All images by Howard Shooter. Used with permission.
When it comes to food, everyone wants to think that just because they have a phone and filters that they can create amazing images. But photographer Howard Shooter will tell you that it’s all about having a creative vision. Howard has shot for BBC Good Food, KFC, Mars, Twinings, and Weight Watchers amongst many others in his decorated career as a successful food photographer. More importantly though, Howard knew what he wanted at a young age. At 12 years old, Howard made the decision to become a professional photographer–and it drove his education for years to come. But more importantly, Howard believes that good food photography should make you feel hungry.
Phoblographer: How did you get into photography?
Howard: As a young boy I was always a keen snapper and was absolutely obsessive about art. When I was 12 years old I got a new Zenit 11 Russian SLR with a 50mm lens for my birthday. In a rather naive fashion I decided at that precise moment I was going to be a professional photographer and every educational/academic and creative decision for me was about making my passion for photography my job. By the age of 14 I had my own second hand darkroom and I took night classes to get my grades in photography a year early. I think you could stay I’ve always been driven and single minded! It was a very steep learning curve!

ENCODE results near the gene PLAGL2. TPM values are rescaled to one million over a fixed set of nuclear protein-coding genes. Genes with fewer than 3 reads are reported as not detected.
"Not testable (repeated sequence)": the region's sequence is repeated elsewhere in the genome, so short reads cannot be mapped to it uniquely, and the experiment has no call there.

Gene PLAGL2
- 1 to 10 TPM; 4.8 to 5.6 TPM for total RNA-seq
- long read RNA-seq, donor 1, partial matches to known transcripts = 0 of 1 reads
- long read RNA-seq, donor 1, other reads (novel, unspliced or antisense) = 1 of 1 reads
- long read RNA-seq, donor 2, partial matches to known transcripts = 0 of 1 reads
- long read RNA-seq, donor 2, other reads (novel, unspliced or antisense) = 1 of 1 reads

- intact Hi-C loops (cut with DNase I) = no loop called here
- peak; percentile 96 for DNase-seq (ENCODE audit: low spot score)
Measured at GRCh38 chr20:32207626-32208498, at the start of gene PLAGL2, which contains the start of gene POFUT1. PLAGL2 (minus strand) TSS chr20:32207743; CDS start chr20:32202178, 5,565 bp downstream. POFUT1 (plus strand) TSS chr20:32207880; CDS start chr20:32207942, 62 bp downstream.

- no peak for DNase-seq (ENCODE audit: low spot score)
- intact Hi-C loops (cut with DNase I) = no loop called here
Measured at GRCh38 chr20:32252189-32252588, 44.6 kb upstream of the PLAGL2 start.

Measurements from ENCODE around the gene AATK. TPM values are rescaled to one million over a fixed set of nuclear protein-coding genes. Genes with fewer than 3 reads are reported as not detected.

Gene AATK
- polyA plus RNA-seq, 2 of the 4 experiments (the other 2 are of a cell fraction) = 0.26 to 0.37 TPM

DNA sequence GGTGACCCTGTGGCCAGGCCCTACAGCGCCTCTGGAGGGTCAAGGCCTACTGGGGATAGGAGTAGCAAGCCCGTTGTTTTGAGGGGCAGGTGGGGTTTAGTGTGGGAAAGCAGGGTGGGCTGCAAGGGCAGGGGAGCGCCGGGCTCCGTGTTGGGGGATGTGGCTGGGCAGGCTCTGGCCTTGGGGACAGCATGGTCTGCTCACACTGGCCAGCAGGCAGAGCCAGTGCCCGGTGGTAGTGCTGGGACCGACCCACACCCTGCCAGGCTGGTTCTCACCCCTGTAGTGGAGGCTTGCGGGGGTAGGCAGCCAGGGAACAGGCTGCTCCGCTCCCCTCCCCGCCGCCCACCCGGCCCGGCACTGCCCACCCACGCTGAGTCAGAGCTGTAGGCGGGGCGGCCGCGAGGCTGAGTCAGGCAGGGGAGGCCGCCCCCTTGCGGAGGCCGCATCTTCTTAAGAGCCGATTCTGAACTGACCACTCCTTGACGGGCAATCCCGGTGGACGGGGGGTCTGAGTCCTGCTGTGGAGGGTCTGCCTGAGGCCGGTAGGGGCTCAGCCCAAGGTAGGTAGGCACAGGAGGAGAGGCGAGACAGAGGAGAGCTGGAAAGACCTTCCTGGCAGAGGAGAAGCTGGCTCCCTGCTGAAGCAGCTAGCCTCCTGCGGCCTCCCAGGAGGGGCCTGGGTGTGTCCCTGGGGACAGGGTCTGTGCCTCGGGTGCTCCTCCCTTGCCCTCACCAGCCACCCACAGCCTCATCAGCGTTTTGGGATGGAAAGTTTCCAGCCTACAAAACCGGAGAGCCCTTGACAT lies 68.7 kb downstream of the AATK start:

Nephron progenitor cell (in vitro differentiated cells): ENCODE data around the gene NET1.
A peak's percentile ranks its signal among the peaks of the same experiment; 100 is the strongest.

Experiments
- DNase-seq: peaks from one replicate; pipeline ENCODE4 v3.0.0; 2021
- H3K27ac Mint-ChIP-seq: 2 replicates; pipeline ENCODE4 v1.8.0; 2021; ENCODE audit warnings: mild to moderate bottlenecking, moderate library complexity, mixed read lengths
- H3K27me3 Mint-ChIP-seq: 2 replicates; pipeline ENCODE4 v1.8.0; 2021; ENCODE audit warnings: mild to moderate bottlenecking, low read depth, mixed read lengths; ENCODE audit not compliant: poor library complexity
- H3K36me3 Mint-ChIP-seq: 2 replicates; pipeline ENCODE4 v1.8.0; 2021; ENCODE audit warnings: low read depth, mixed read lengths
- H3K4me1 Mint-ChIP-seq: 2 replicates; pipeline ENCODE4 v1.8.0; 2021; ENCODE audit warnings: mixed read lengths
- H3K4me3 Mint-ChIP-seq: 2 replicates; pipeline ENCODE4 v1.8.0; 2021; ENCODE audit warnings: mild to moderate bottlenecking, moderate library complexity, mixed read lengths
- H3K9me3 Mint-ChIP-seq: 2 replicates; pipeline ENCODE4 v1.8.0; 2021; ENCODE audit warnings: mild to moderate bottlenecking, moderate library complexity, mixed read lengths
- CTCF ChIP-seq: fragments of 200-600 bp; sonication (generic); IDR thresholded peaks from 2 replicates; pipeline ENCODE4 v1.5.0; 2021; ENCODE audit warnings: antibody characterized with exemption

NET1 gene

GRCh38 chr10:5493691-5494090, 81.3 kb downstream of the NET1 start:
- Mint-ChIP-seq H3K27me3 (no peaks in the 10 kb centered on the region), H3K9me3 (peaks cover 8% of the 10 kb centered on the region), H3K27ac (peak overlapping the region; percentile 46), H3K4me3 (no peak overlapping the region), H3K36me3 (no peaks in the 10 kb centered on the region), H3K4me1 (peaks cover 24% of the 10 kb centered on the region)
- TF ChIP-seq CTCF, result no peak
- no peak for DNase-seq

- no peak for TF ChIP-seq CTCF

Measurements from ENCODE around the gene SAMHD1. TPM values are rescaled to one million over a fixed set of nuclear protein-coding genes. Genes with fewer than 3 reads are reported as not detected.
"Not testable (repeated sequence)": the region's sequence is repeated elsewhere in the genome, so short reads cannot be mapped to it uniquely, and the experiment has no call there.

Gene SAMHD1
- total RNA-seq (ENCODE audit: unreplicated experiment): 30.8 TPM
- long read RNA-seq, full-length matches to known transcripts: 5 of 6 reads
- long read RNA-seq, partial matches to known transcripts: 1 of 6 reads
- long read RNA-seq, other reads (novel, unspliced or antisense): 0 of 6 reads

Phoblographer: Tell us about how you finally decided to combine your passion for food with photography.
Howard: I discovered my love of food at University and while others were adding hot water to pot noodles I was roasting chickens and trying out new recipes. When I left University I assisted various genres of photography and stumbled across food photography. At the time it was very uncool to be into food photography but I found it very real, more creative than most other genres in terms of clients letting you get on with it and totally unpretentious. The people involved were lovely (they still are) and I could see myself working with some of the best cooks/chefs in the country.
Phoblographer: Tell us about the gear that you use. Why medium format?
Howard: I use Phase One for all of my studio food shots and Leica and Nikon for the portraits. Phase One allows you to shoot like film. I have a very purist approach to photography and try and shoot so the re-touching is minimised. I use Profoto flashes for most of my advertising work if not shooting daylight. On occasion I’ve had to use about 9 flash heads for a single shot but that’s pretty extreme. I also use Dedo tungsten heads to sometimes add a little warmth.
“I have known people who take a mean Instagram shot and ask me if it means they can become professional food photographers. It is a million miles away from what we do in terms of technique, understanding branding, controlling lighting and creating moods, but I love the immediacy of it; it’s like the newer version of the polaroid camera.”
Phoblographer: Lots of your images seem to give off the look of natural light. This is a very popular look in the food world. Why do you think so?
Howard: We like to see food in a similar way to how we eat it. Ultimately a good food shot should make you feel hungry as well as hopefully fulfil the creative needs. Even when I shoot food the ideal is that the light look natural.
Phoblographer: Do you have a favorite type of food to shoot?